Friday, March 13, 2009

K-12 Topic: Reading Response on State Tests

10-second review: State tests emphasize literal recall and teachers teach for literal recall. Therefore, teachers are not teaching students to think about what they have read—the real purpose for reading.

Title: “The Assessment of Thoughtful Literacy in NAEP: Why the States Aren’t Measuring Up.” AJ Applegate, et al. Reading Teacher (February 2009), 372-381. A publication of the International Reading Association (IRA).

Summary/Quote: “Finally, let us return to the hypothesis of Black and Williams (1998) who suggested that many teachers emphasize literal recall in their classrooms under the mistaken assumption that their students will perform well on accountability measures. Our analysis suggests that such literal-minded teachers may not be so mistaken after all, if we stay the course and continue to assess comprehension as if it consisted primarily of literal recall. But we run the risk of creating a growing number of students who perform well on state tests, yet continue to view reading as an exercise in literal recall of information, an exercise that does not require a spontaneous thoughtful response.” p. 381.

Summary/Quote: “Our analysis of the content of state tests and NAEP suggests that teachers who encourage their students to engage thoughtfully with text and attend to the ways that details support thoughtful conclusions will prepare them to do well on both state and national accountability assessment. But as literacy professionals, we must call upon our state accountability tests to do much more to assess higher order interpretation of text if more of our children are ever to achieve the vision of mature reading that stands at the very core of the field of reading and literacy instruction.”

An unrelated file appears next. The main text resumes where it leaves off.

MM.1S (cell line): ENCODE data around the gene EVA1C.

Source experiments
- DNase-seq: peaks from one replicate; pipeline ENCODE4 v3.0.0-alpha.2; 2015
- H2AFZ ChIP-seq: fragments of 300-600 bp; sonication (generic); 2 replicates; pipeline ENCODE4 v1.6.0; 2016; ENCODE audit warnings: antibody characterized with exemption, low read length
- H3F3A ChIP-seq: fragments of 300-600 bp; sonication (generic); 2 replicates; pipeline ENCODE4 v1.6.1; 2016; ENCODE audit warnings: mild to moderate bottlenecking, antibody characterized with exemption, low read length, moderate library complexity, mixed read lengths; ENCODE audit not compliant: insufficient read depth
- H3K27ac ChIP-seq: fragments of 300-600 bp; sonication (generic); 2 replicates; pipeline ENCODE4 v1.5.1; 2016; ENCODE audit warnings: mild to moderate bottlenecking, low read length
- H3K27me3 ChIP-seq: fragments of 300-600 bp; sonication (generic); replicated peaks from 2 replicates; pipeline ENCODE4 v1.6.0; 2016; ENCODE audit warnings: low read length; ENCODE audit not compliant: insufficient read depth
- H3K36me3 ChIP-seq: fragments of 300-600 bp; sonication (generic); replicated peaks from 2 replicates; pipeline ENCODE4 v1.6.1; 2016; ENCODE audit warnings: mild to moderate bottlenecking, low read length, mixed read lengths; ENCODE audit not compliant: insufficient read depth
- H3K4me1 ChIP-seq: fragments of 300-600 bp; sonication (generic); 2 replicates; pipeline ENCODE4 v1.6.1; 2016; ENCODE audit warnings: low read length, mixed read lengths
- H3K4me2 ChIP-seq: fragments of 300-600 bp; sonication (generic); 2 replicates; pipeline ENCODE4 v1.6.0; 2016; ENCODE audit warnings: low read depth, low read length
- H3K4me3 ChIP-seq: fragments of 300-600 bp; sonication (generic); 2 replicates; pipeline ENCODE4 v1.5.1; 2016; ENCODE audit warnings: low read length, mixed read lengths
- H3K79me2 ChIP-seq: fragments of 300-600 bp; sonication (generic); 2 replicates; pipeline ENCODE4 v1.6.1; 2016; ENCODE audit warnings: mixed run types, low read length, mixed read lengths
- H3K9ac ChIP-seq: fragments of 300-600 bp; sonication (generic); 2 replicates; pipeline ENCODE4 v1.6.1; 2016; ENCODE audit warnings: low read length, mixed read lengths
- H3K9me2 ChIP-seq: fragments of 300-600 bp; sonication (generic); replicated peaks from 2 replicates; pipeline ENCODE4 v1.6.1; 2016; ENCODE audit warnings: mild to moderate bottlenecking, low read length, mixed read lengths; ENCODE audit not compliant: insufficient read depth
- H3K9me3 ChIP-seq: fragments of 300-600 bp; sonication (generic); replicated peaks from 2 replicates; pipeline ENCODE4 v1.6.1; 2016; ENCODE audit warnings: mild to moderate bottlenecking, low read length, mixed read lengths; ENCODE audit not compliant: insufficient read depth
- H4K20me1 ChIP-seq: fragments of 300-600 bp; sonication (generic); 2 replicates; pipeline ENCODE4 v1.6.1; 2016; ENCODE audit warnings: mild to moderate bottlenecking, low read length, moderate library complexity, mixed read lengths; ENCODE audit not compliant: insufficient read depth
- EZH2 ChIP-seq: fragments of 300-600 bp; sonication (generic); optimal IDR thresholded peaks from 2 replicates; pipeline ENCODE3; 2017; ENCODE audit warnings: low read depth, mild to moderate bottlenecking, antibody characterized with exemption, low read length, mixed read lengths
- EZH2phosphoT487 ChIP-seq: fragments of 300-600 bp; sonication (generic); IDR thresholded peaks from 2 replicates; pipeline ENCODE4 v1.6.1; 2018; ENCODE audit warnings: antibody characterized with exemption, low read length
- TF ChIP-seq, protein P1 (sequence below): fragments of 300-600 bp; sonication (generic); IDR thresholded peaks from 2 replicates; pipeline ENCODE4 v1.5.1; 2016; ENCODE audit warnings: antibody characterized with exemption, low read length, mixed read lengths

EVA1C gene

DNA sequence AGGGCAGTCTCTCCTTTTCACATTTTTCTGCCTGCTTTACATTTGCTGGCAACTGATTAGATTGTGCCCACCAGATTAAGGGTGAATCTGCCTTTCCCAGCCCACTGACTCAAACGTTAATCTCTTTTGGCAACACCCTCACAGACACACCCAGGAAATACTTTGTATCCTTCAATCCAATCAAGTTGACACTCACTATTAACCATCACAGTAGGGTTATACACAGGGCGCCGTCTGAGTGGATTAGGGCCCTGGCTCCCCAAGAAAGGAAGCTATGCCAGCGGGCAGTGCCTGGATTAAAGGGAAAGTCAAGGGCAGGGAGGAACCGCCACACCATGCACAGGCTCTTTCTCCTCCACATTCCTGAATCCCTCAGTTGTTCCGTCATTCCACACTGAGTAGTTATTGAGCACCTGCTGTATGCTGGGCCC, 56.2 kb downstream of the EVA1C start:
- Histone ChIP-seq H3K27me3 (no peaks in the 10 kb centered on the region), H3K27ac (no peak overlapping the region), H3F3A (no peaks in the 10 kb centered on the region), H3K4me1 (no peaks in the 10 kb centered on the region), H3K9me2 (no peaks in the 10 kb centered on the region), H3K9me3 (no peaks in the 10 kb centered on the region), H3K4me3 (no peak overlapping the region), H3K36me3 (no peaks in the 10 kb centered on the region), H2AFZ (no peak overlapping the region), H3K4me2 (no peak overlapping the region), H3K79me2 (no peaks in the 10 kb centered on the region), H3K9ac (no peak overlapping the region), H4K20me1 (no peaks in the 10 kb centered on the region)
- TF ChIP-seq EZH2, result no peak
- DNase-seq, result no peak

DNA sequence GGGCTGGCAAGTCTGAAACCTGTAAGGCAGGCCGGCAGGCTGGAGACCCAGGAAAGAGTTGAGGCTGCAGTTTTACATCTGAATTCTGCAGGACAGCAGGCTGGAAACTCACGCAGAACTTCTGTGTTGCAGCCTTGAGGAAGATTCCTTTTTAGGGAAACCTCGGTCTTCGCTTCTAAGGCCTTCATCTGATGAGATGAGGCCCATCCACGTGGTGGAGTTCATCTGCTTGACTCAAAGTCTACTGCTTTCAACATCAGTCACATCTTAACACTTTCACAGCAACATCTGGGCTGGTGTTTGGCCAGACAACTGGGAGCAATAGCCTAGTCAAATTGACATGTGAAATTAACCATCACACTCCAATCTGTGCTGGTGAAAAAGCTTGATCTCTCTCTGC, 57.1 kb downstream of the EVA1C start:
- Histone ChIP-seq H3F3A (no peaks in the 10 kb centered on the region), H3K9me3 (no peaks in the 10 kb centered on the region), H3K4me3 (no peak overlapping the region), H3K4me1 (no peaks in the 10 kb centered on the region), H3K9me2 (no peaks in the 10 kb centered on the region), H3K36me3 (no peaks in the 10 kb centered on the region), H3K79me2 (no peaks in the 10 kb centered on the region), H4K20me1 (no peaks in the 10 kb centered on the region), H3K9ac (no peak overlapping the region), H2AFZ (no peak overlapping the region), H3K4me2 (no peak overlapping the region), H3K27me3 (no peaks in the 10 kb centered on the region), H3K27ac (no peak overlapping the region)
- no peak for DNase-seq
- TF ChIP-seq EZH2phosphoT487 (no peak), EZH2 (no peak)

Comment: I remember in one of my graduate reading courses, a professor, Dr. Sheldon from Syracuse University, assigned articles from professional journals for the students, all teachers, to read. All of the students in the class responded to the articles in the same way—they summarized the ideas in the articles. It took Dr. Sheldon half a semester to teach these teachers to respond thoughtfully to the summarized information, to reflect on it, to agree or not to agree with it, and to extend the ideas in the articles, the implications.

All of these teachers, I included, assumed that reading was gaining ideas and information; we did not think about using those ideas. It was a lesson about reading that I never forgot. Dr. Sheldon was a man who had thought about thinking and reading. For him, reading was thinking.

And that is why I think the last part of the directed reading assignment, using the ideas gained from reading, is not emphasized by most teachers. They build up the background information. They pre-teach the unfamiliar vocabulary. They set purpose or have the students set purpose. But they do not take the process one step further, using the ideas gained from reading. RayS.

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